Like most Wright houses, you have to turn several times before you enter. In this case, the first turns are along the curving driveway. In contrast to many of Wright’s entrances, which are obscured, the entrance to Kentuck Knob is set in the southwestern end of the courtyard at the crux of the living and bedroom wings, clearly marked with a set of cascading flagstone steps and protected by a small flat-roofed projection. Common to Wright’s architecture, fixed glass panels emanate from the stone walls towards the double door, making the delineation between interior and exterior spaces unclear. West of the entrance is Frank Lloyd Wright’s signature terra-cotta tile while a flagstone walk extends east of the front door steps along the bedroom wing to the three-stall car port. There are no windows visible, except a long row of clerestories partially blocked by jigsawed wood in decorative patterns.
As in many of his designs, Wright provided a car port rather than a garage for the house. He thought that a garage, as an enclosed space, would inspire the collection of clutter! The three stalls in the car port are constructed of sandstone and lined with pea gravel. They have a narrow concrete ledge at the rear, along the sandstone wall.
Once inside, everything changes. You walk in under a low ceiling, turn again and discover the large high-ceilinged living room opening up around you with an entire wall of glass. Glass doors open to a long terrace facing the woods.
Along the north wall of the living room is an 8.5 meter long bench of built-in seating with upholstered cushions that lift to allow for storage underneath. Above the seating is a series of cantilevered cypress shelves scribed to fit along the stone walls and operable clerestory windows. The sitting room’s large window is a single sheet of glass set directly in the stone surround, with a matching (and appearing to be continuous) moss garden on each side of the glass. There’s a polished flagstone floor, softened by strategically placed carpets, a massive stone fireplace, plus lots of comforting natural wood and colourful fabric in the furnishings.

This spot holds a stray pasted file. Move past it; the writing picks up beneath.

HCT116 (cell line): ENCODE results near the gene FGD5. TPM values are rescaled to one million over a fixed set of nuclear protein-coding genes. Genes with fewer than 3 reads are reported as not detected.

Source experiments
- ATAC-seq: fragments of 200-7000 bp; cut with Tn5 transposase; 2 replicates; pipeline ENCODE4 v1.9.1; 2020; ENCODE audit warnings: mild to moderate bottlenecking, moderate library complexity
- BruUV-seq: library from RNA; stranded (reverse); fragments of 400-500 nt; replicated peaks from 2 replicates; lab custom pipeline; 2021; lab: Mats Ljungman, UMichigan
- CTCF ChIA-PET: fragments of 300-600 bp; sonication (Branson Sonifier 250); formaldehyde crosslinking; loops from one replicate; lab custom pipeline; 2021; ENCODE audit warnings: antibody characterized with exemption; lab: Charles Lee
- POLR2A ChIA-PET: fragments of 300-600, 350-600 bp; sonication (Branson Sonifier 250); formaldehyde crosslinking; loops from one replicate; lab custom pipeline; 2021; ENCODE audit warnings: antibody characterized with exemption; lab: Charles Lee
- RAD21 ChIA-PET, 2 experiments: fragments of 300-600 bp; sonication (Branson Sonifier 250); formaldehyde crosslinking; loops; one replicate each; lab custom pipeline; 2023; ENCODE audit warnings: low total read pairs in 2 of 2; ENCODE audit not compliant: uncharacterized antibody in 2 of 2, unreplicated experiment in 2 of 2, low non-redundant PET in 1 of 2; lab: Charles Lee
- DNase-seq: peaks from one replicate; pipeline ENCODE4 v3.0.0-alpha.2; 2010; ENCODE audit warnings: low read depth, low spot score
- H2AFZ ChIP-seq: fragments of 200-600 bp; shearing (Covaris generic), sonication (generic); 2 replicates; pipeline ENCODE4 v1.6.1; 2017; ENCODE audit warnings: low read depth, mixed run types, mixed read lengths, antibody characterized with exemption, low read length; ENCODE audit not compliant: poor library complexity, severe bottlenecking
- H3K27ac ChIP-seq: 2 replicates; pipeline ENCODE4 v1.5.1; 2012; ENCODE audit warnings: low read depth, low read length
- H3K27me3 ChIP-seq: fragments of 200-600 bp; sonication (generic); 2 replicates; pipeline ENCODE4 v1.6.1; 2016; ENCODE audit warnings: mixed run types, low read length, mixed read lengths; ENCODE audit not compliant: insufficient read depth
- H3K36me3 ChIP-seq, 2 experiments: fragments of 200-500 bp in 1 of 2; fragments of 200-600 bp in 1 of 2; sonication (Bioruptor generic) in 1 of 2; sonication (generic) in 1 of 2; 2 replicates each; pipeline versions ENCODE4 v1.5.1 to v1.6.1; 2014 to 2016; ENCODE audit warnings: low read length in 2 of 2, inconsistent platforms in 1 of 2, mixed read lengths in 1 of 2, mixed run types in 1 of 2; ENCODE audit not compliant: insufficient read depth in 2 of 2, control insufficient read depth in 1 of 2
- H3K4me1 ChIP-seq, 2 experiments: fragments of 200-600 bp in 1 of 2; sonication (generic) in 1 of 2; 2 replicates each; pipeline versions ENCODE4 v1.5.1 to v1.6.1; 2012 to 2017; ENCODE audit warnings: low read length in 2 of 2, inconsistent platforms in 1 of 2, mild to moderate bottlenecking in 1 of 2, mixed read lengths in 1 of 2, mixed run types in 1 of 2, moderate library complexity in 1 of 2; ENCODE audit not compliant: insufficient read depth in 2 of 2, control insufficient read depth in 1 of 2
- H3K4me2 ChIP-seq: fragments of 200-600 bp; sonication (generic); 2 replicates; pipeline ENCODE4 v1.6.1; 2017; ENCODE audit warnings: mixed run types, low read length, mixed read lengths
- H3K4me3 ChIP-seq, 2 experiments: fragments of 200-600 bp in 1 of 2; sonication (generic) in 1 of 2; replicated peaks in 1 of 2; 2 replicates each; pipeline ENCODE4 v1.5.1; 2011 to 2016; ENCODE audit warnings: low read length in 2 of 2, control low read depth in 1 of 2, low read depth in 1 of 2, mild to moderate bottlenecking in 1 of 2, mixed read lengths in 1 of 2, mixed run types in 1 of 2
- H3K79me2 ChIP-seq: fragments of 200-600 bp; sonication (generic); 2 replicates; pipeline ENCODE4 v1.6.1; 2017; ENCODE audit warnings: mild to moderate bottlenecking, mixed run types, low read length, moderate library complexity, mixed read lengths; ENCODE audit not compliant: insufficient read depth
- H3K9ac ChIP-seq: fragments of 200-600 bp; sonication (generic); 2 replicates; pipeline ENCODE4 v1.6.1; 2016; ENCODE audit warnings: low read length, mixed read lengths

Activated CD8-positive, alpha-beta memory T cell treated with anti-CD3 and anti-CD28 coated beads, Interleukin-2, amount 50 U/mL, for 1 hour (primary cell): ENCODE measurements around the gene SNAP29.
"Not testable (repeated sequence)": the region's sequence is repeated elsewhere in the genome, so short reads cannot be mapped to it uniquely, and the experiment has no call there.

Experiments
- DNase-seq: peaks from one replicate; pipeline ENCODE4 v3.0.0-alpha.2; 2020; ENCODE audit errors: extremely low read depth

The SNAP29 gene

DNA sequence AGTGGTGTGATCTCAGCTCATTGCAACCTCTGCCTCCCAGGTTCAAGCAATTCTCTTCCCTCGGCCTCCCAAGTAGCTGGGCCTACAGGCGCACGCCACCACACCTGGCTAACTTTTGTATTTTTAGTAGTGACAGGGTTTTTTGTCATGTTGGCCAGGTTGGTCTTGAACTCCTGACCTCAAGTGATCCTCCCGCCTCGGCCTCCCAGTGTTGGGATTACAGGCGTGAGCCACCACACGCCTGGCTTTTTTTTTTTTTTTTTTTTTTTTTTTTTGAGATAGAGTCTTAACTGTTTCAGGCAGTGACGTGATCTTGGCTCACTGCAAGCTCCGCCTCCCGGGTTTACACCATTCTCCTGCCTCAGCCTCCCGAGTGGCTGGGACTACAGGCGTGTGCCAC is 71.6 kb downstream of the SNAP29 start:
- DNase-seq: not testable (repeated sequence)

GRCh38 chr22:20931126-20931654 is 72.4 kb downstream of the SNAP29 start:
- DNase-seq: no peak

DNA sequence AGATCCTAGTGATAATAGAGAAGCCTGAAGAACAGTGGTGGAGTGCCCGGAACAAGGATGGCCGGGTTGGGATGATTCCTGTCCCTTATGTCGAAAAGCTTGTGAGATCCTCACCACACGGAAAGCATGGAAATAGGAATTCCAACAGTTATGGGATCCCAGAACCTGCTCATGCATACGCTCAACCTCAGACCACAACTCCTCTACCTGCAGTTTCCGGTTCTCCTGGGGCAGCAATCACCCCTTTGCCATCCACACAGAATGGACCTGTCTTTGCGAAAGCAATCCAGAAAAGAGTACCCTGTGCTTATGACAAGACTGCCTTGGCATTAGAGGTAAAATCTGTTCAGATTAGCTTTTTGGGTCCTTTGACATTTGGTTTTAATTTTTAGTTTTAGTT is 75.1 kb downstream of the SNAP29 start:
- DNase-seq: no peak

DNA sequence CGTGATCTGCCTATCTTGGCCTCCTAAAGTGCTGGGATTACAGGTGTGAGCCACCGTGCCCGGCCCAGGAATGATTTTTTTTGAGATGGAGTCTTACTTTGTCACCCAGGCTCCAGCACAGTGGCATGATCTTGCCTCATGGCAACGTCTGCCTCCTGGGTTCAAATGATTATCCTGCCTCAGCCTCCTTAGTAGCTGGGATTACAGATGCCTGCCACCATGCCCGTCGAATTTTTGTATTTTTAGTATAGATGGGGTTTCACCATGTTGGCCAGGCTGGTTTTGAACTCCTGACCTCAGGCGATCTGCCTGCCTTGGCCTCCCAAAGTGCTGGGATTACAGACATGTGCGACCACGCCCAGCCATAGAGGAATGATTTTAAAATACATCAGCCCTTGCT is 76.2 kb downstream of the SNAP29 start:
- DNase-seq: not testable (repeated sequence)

Wright designed Kentuck Knob on a triangular (and hexagonal) grid. That means there are no right angles in the house — only ones of 60 or 120 degrees. This was intended by Wright to instil a sense of flowing space — something important to almost all of his buildings. It means spaces don’t end so much as they suggest the possibility of those additional spaces beyond.
The rhythm of hexagonal openings in the eaves from the south terrace is continued through to the dining area. Here they are covered with double glazed acrylic to create skylights. The dining area opens to another terrace. The bedrooms area also opens to this terrace, which affords more privacy than the south terrace.
The kitchen — set behind the big living room fireplace — is a total surprise. It’s a six-sided stone-walled room that rises through the height of the house and is lit by a large skylight. This is the massive anchor of the house. It may sound impractical, but outfitted the way Bernadine Hagan wanted it, it was a delight.
On the other side of the kitchen, a one meter wide gallery provides access to the three bedrooms, bathrooms and basement access. Each bedroom contains tidewater red cypress finishes on the ceilings, walls, built-in shelves, cabinets, bed frames and Wright-designed wardrobes. The guest room, nearest the dining room, is distinguished by its casement windows that open outward to reveal no corner supports.
Most important of all, Kentuck Knob is a wise house. Bears live in it!
In addition to the house, the grounds of Kentuck Knob feature 30 pieces of sculptures by Andy Goldsworthy, Anthony Caro, Claes Oldenburg and others, and a slab of the Berlin Wall.
The Hagans were the owners of Hagan Ice Cream and you can still have some at the Kentuck Knob Cafe.